The Huddersfield Gardener

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Wild Flowers from Seed

Posted on 29 September, 2014 at 13:40
We can create a wild flower area/meadow for you.  Spring or Autumn is the time to sow.  


How to Create

Wildflower meadows are best located on land that we know to be infertile.  Fertile soil encourages the growth of grasses and weeds that will in time overwhelm our wildflowers.  The grass seeds that we select should be comparatively fine and slow growing as this restricts competition and allows our wildflowers to flourish. As a general guide 5 grams of grass and wildflower seed should be distributed evenly over each sq m of ground. 

If the soil is fertile the topsoil should be removed from our site, down to a depth of 5cm, in order to reduce the fertility of the area.  Less fertile subsoil should take the place of the removed topsoil. 

If we are sowing seeds on lighter soils it is fine to sow them in the autumn because they generally germinate and establish themselves quickly on such soils.  However, if the soil in question is heavy it is advisable to wait until March or April of the following year before sowing because waterlogging may result in poor germination and establishment rates. We should bear in mind that winter frosts can help to breakdown the dormancy of some seeds, so it can be a good idea to sow in the autumn.  Another advantage of sowing in the autumn is that birds are less likely to consume the seeds because other foods are plentiful at this time of year. 

Firstly weeds should be removed from the area manually or by using a systemic weedkiller.  We should rotavate the remaining soil.  Alternatively it can be dug over.  The area should be firmed by using feet or a roller.  The soil should be raked so that a fine tithe is formed.   We should then wait for a period of about 5 weeks to elapse before removing any remaining weeds with a hoe. The seeds should be sown and then the ground should be irrigated.  It is a good idea to cover the area with netting to prevent birds eating the seeds.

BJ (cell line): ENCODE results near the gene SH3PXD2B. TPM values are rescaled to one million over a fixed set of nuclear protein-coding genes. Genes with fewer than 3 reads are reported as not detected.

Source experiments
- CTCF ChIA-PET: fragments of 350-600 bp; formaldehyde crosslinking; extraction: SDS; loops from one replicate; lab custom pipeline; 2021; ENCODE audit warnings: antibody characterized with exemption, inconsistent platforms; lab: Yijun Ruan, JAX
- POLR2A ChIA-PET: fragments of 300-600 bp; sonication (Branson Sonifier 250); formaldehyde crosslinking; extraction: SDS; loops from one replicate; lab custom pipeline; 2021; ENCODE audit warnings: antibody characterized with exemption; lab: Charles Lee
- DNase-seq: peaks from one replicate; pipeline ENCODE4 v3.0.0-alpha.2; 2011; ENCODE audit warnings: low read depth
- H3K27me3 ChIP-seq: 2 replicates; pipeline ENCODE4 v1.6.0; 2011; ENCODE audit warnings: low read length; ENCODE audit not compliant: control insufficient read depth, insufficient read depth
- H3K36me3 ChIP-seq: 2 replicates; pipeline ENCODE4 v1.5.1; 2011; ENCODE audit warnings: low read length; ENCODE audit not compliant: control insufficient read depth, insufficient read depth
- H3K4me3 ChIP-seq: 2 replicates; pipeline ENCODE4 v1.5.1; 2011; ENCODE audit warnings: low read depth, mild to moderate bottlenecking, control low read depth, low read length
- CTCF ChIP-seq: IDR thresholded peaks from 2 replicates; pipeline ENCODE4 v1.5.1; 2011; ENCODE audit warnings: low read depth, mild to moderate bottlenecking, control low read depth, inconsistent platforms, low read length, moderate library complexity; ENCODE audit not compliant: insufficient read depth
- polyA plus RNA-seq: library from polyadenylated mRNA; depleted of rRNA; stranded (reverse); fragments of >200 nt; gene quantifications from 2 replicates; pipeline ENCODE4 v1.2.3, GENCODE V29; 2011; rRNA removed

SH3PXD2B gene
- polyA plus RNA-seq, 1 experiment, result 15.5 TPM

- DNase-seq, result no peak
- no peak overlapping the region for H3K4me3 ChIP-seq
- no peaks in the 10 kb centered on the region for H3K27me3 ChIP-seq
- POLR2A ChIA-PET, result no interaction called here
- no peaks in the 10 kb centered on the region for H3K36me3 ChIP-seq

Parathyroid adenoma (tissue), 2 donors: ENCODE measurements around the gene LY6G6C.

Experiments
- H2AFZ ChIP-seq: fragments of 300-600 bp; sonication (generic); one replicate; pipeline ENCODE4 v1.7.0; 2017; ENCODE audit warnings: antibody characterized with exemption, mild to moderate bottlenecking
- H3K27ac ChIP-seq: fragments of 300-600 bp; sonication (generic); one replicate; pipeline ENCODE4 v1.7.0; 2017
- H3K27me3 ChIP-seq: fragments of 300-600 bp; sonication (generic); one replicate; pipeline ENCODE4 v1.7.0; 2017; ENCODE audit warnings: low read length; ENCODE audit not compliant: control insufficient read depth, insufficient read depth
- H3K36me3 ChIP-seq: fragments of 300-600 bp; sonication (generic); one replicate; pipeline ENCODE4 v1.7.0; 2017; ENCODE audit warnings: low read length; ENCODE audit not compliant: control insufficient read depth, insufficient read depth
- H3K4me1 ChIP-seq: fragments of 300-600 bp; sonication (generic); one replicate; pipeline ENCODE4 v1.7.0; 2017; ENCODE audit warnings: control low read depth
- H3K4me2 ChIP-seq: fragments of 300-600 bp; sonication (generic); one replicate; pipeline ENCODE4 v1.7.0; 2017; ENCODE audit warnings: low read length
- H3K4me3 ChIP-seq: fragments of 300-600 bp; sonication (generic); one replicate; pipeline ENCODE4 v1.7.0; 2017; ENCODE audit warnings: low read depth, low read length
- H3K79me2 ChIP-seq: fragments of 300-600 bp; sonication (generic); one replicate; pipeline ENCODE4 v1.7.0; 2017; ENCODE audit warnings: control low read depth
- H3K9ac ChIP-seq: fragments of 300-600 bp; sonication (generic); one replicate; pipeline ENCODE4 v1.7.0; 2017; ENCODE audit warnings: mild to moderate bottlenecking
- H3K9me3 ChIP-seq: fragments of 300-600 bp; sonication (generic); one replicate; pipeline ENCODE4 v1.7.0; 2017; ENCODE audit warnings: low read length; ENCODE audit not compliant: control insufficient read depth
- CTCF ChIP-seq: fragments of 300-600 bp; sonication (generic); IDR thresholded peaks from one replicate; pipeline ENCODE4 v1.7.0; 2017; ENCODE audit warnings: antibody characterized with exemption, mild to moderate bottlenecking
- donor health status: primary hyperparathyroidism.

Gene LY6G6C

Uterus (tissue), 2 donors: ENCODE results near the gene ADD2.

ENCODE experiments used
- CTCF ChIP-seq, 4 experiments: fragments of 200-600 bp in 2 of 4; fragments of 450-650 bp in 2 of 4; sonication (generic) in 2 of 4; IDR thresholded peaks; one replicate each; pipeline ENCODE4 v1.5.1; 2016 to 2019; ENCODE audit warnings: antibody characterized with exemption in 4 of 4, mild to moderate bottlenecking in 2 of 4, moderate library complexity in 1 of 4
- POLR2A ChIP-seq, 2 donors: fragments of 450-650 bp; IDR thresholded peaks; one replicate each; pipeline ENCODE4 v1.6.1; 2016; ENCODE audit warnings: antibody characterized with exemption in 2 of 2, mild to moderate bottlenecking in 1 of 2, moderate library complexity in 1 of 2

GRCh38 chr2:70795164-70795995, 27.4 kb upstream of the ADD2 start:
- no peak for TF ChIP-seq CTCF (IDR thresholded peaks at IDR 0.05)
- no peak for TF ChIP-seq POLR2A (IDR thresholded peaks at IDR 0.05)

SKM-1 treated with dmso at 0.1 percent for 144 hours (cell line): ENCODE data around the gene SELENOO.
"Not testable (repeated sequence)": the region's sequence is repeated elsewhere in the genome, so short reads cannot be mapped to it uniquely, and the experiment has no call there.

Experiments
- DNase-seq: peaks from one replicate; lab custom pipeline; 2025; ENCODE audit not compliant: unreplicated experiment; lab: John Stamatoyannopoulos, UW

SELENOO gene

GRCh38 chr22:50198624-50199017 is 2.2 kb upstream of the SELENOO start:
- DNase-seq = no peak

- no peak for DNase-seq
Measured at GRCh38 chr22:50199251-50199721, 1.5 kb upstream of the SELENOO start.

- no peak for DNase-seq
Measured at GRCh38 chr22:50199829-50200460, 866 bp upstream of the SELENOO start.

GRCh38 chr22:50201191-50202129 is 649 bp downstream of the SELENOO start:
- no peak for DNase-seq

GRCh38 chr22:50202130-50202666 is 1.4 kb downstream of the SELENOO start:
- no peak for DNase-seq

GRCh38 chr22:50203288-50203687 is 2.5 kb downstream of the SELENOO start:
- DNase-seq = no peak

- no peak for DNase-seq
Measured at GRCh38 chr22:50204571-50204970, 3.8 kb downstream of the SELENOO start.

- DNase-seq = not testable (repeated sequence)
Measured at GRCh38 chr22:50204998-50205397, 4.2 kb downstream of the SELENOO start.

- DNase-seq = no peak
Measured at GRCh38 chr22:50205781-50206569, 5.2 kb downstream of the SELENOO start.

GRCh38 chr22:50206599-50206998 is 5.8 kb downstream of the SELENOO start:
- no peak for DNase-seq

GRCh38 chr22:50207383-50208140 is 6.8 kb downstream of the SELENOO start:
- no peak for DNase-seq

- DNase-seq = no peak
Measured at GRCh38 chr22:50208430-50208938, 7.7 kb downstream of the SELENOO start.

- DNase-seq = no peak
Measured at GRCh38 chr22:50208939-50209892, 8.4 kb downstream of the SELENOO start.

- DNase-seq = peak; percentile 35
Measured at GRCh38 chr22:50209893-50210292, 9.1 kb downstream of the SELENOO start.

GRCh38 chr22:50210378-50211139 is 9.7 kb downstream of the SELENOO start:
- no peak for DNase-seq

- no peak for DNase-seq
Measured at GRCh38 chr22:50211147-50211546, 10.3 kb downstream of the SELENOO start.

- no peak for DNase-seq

Plants that could be incorporated into a wildflower meadow include: Centaurea scabiosa, Knautia arvensis, Leucanthemum vulgare, Ranunculus acris.


Establishing a wildflower meadow on an area of turf is definitely financially beneficial.  Less money needs to be spent on maintenance. For example, less mowing is required.

Wildflower meadows are far more beneficial to our ecosystems.  For example oxeye daisies support a wide range of insects.  These insects in turn attract predatory invertebrates, small mammals and birds.

Developing wild flower meadows on previously grassed areas will add interest and lead to you acquiring a greater diversity of plant species.  A concern may be that areas that are unmown, could be perceived as uncared for.  Paths can be mown through wildflower meadows so that people can easily and comfortably walk through them and this ensures no one is under the impression that an area has been left to go wild through lack of attention.  

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